So, what’s the big idea? After all, crime insurance, as we know, is primarily a first party cover i.e. it offers protection for financial losses suffered by a company as a result of (among other things) the fraud of its employees and/or others. D&O insurance is liability insurance which pays out when directors and other managers are involved in litigation or the threat of it. What have they got in common? Well, if an informal alliance comprising Her Majesty’s Opposition and the Director of the Serious Fraud Office get their way, the underlying exposures may start to share a number of common features.
The Labour Party last week launched a plan entitled “Tackling Serious Fraud and White Collar Crime”. At the heart of this plan is a new Criminal Justice Bill which, if enacted, would make companies vicariously liable for their employees’ economic crimes unless companies can demonstrate they have adequate compliance procedures in place.
As things stand, prosecutors must prove the existence of a “controlling mind” at director level in order to find a company criminally liable for the frauds of its employees. (This is the same theory of law which led to the enactment of the Corporate Manslaughter and Corporate Homicide Act 2007 allowing for prosecutions of companies without the need to show “controlling mind” knowledge. Interestingly, one of the very few other statutory exceptions to this rule is to be found in section 7 of the Bribery Act under which companies may be prosecuted and fined an unlimited amount if they are found to lack adequate procedures protecting them from their employees and others engaging in corrupt behaviour.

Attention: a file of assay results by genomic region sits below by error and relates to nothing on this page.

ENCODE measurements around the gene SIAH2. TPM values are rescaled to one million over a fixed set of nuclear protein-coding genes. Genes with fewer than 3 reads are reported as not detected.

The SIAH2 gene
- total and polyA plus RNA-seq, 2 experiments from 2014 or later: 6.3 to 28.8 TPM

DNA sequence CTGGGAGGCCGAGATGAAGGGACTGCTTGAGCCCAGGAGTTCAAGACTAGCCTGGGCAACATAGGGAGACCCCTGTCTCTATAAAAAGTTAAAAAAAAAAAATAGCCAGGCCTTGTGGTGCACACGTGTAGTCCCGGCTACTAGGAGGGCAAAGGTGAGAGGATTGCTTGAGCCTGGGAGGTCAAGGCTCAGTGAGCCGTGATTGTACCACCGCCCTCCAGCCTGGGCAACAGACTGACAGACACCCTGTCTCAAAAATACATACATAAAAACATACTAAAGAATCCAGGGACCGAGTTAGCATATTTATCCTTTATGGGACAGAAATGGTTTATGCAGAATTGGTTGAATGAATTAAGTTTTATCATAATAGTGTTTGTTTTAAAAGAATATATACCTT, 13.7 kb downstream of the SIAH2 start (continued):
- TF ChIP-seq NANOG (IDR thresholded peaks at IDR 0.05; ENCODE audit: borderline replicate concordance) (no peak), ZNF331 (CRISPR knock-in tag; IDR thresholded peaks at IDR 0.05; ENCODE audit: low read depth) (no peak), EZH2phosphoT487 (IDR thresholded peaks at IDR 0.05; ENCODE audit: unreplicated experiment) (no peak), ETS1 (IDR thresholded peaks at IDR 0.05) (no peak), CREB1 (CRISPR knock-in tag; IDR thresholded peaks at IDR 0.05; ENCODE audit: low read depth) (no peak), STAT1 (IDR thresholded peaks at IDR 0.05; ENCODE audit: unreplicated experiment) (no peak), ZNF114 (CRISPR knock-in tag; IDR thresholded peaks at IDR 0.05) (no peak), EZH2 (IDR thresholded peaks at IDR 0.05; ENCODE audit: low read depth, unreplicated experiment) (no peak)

These new proposals would be very much more far reaching. It is one thing to develop specific anti-corruption policies and procedures but quite another to do so in relation to all the many different methods by which frauds may be perpetrated through corporate vehicles. Where the only corporate defence to a criminal prosecution is that such procedures were adequate (even when ex hypothesi they were not) the landscape begins to look rather scary. Nor has it taken long for the proposals to be enthusiastically endorsed by David Green, the current Director of the Serious Fraud Office. In a recent speech at law firm Baker & Mackenzie, Mr Green said that a change of law in this area would make it far easier for prosecutors to bring charges against corporates for fraud and would complement recent legislation introducing deferred prosecution agreements.
Perhaps most scary of all though, is the avowed aim of the Shadow Attorney General and of the Shadow Home Secretary to transform the UK’s enforcement record on economic crime and to create a “profit centre for the criminal justice system” similar to the US. It is hard to see how a change of law of this type would not create a fundamental increase in liability exposures for companies operating in the UK along with additional revenue to The Exchequer. I wonder also whether the new law would have extra territorial effect (like the Bribery Act) so as to apply to frauds perpetrated by UK companies overseas. That would also be of concern.
So what about the directors and officers of companies and their insurers? It is true that the individual managers may not themselves be held personally liable for the criminal fines and penalties, (which would probably be uninsurable anyway). That said, the reputational consequences for the companies concerned might easily trigger a sharp share price drop which could in turn spark civil liability claims against the individuals. Combined with the “plea bargain” type arrangements as envisaged with deferred prosecution agreements due to come into force in 2014, former directors who presided over companies at the time a fraud was perpetrated could find themselves with little room for manoeuvre. Legal liability protection for the individuals coupled with crime protection for the companies themselves could be part of a solution here. It is perhaps ultimately less a question of whether the covers need to be combined as one of where the gaps in cover might be both now and in the future.